Volume 2, No. 4


September, 2004

 

Know Thy Customer....Jim Witscher
 
Business Leaders Choking on Visual Aids...Neil Flett
 
Greeting Card Tango - How to Impress During the Holidays...Lydia Ramsey
 
Keeping Your Business in the Family...James Lorenzen
 
Money Sense - How to Manage IRA Assets You Inherit...Michael Falcon
 
Success Quiz - Using the Skills at the Right Time...Susan Ford Collins
 
Overcome the Myths of Negotiation...John Patrick Dolan 

 
 

Know Thy Customer

By Jim Witscher
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A fundamental principle of business is the adage “know thy customer”. This makes obvious sense for the sales and marketing people because they have goods and services that must be offered to the appropriate markets. Their success is directly proportional to how well they identify and then meet the needs of their customer.

You may be wondering how this applies to HR and I will say that it is just as vital and just as critical not only to your personal success as an HR professional, but to the success of the overall organization you work for.

Who is the customer for the work performed and services offered by the HR staff? If your answer is “the employees, of course”, your answer is wrong.  The correct answer is “the management staff”.  While you can never get away from serving individual employees when necessary, your definitive customer is the management staff. They are your peers and they are your partners.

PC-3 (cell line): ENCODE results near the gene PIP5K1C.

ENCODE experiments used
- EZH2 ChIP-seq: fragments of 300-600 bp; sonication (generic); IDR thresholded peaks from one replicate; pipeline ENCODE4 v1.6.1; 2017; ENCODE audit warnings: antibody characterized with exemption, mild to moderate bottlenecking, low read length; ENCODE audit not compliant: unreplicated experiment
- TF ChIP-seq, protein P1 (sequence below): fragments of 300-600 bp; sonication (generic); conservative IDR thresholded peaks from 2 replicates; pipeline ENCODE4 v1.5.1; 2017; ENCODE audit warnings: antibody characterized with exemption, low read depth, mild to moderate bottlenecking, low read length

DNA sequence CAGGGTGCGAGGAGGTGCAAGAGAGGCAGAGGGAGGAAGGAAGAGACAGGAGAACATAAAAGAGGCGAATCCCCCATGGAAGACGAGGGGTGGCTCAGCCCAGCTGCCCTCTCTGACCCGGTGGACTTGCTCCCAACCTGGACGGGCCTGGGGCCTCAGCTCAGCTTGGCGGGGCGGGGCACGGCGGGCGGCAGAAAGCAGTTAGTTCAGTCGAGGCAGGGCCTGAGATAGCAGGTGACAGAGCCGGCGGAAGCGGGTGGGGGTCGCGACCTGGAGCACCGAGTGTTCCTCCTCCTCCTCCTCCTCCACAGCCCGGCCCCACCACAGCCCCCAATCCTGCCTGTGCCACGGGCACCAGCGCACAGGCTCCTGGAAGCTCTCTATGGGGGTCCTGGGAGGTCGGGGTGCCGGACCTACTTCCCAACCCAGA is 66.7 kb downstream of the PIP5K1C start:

It’s all in the numbers

By the time an organization is large enough to support one or more HR professionals, there will be a firmly established managerial structure in the organization. For the most part, the managers in this structure are paid to manage their employees and these employees are their full-time responsibility. If the organization follows the rule of thumb for staff size, the ratio of employees to managers will be around 10 to 1.

If the organization follows the rule of thumb for HR staff, the ratio of employees to HR staff will be about 100 to 1. Now, if the organization has agreed that 10 to 1 is an acceptable ratio for effective staff management, then it is safe to say that the organization cannot expect HR to effectively manage HR issues at the employee level at a ratio of 100 to 1. But they do or you do or you both do.

A closer look at those ratios will show that the ratio of employees to managers is just about the same as the ratio of managers to HR staff. This is not a coincidence or a quirk. It is a compelling fact of organizational dynamics? Managers are paid to manage employees at a ratio of 10 to 1. HR staff members are paid to assist managers from a human resources perspective at a ratio of 10 to 1.